About this blog

This blog is all about fly fishing for native trout. On it I cover trip reports, fishing tactics, conservation, the latest news about native trout species and much more. This site provides a companion to my web page Nativetroutflyfishing.com.


Tuesday, June 24, 2008

Native Trout of the Olympic Mountains

This trip got on the books last November, when I was doing research for a paper for college and inadvertently discovered that a stream that was less than two hours from home had a healthy population of Southern Dolly Varden in it. This fish is exceedingly rare in Washington state being restricted to a few streams above barrier falls that prevented hybridization /competition with the later invading Bull Trout.

I had been wanting to fish this stream for its native Coastal Rainbow Trout for sometime as well, so I figured that I would strap on my hiking boots and head up there as soon as the flows dropped into the fishable range and I might luck into a Dolly while I was at it. After some extra research on trail and fishing conditions it looked like the flows were finally fishable and I had a free day last week so I called Clint up and we went for it. The stream flows through a virgin forest in one of the Wilderness areas surrounding Olympic National Park, and my research had indicated that fishing was best about 3.5 miles up the trail.

The trail

The 'bridge' across the river....

Due to its location this is one of the last streams in the Olympics to drop into fishable shape and with about 130% of our annual snow pack this year flows were higher than normal making wading difficult. To complicate matters the bridge over the river was out so we had to search out a decent spot to ford it the river which was easier said than done.  

The Olympics from the meadow.

We hiked up to a series of meadows along the river and started fishing using dry and dropper step ups, however the river was much more of a creek in this section and over hanging brush made casting difficult. After about an hour of fruitless fishing, we decided to move downstream and change tactics a bit. We hiked down to the lowest meadow where we found a nice pool and switched to nymphs on sink tip lines. This ended up being the ticket and we got our first of many Dolly Varden while swinging and stripping a stone fly nymph back in.

An underwater shot of a Dolly after being released...

A stream resident Southern Dolly Varden

With the flows up, the fish were pushed into the pools and slower pockets along shore and it was a good distance between decent holding water so we decided to hike downstream a fish all of the best water as we went. About 1.5 miles down from the bridge we came to a nice pool where I caught the 'big' dolly of the day at about 10".

The river on the way down
The 'big' dolly

As we went downstream, we also began to see a transition to more Rainbow Trout in the catch. In one particular pool that we came to, we spotted a couple of good sized fish sitting on the bottom. The pool was deep so we each put a little extra weight on to get our flies down... On my first cast the big guy darted out and attacked my rubber legged Copper John, but I missed him... I thought that I had blew it and then he hit again and shook the hook, usually the third time is the charm but in this case he threw the hook another time and a I got his smaller neighbor. After another about 15 minutes of casting to him, we thought the jig was up and were about to call it, but I threw my fly back in the water one last time anyways, and this did the trick...It ended up being a beautiful 12" native Rainbow, that must have been either extremely hungry or dumb... By this time it was getting late as we had already fished downstream about 2.5 miles, so we hit the trail again and called it a day...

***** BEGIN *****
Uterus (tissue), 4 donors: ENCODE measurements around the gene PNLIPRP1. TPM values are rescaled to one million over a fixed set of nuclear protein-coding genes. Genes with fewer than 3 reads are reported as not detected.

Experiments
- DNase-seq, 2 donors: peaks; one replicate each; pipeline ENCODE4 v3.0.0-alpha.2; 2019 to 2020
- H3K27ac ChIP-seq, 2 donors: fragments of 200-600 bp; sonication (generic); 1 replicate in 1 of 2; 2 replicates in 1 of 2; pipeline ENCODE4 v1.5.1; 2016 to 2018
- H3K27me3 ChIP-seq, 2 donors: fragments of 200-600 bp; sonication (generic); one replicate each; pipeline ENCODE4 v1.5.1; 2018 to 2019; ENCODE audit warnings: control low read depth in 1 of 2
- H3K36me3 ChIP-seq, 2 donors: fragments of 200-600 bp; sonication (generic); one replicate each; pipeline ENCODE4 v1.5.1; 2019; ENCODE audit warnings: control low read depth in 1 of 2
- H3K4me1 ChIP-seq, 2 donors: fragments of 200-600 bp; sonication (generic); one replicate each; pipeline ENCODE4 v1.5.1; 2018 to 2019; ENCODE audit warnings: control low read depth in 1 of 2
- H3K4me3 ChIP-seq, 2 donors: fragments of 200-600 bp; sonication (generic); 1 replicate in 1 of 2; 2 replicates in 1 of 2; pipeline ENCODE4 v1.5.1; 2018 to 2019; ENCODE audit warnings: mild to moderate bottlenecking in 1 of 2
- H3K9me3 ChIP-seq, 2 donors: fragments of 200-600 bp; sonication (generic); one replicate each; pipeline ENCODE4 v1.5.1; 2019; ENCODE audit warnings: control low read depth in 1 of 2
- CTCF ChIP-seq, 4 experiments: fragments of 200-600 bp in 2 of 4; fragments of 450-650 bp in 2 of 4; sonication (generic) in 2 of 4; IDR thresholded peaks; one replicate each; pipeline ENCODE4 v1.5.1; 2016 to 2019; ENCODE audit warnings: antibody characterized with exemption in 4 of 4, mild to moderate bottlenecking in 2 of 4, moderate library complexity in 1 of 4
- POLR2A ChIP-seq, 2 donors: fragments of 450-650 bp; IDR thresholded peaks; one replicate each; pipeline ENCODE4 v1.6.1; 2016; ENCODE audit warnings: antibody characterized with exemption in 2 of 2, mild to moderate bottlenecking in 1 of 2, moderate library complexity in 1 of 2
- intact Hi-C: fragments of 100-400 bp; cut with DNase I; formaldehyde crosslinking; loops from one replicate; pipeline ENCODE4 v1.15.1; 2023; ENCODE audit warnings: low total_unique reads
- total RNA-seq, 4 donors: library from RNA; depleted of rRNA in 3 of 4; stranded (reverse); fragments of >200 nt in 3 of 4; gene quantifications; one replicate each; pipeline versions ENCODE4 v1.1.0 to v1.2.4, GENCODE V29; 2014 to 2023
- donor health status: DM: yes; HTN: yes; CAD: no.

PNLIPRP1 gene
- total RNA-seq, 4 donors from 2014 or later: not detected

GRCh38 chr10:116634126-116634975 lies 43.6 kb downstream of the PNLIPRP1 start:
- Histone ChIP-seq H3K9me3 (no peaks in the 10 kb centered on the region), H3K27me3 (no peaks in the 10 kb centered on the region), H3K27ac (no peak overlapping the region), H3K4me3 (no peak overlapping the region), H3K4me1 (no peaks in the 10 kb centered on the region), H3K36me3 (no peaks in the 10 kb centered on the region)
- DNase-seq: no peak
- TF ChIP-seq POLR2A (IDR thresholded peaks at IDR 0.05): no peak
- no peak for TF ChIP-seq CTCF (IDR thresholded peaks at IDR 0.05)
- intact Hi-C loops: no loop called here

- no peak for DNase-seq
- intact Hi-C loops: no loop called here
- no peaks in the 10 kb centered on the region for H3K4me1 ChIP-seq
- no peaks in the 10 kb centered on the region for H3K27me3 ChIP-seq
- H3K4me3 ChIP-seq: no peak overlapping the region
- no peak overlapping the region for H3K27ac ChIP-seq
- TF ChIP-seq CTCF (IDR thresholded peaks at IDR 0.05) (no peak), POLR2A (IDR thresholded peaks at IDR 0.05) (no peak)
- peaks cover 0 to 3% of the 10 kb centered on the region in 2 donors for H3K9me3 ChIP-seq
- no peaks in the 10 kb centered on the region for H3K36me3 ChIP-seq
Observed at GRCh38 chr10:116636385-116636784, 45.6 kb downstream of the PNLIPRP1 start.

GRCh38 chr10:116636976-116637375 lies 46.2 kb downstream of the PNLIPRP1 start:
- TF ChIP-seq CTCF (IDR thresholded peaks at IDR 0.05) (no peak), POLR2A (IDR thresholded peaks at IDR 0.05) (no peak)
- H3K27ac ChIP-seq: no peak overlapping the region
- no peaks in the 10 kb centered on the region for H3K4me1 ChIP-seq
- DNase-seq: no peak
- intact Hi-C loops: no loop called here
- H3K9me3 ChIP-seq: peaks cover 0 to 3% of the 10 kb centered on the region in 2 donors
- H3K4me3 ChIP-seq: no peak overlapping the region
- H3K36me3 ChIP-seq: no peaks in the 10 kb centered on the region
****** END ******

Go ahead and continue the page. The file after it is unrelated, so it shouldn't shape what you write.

A beautiful native Coastal Rainbow Trout.

Thursday, June 5, 2008

Fort Rock Basin Redbands

This trip came about when I got an invite from my sister to join her on a business trip down to Sun River, Oregon. My original plan was to fish Hosmer Lake for its landlocked Atlantic Salmon, which eluded me on a previous trip. However, due to an unusually hard winter the road to the lake was still snowed in. While I had many other larger waters likely holding larger trout close by, I chose to head out into the Fort Rock Basin to try my luck for some native Redbands.
Fort Rock
I had visited the stream I decided to fish back in 2007 and had done fairly well , so I figured it would be a great place to kick off my small stream native trout fishing for the year. When I got to the creek it was still flush with snow melt and running 8" higher than the previous year. However, I figured that there had to be fish around still so I got to it.
A great spot for a nice back cast

I rigged up my favorite native trout set up, a size 12 Royal PMX trailed by a small Copper John and began working my way downstream. However, after covering a good stretch of water I had only managed to turn a couple of trout. As with many small streams the pool formed at the out flow of a culvert generally provides some of the best deep holding for trout in small streams and this creek was no exception. The middle of the pool consisted of a bubbling white water froth, but there was softer water on the edges and more importantly an actively feeding trout. I missed a few takes, but finally got a solid hook up a landed a beautiful little Redband on my dry fly.

A beautiful Fork Rock Redband Trout

I managed to get one more of these beautiful little fish on my nymph, and rose a couple of others before the pool turned off and the weather started to go south telling me it was time to call it a day.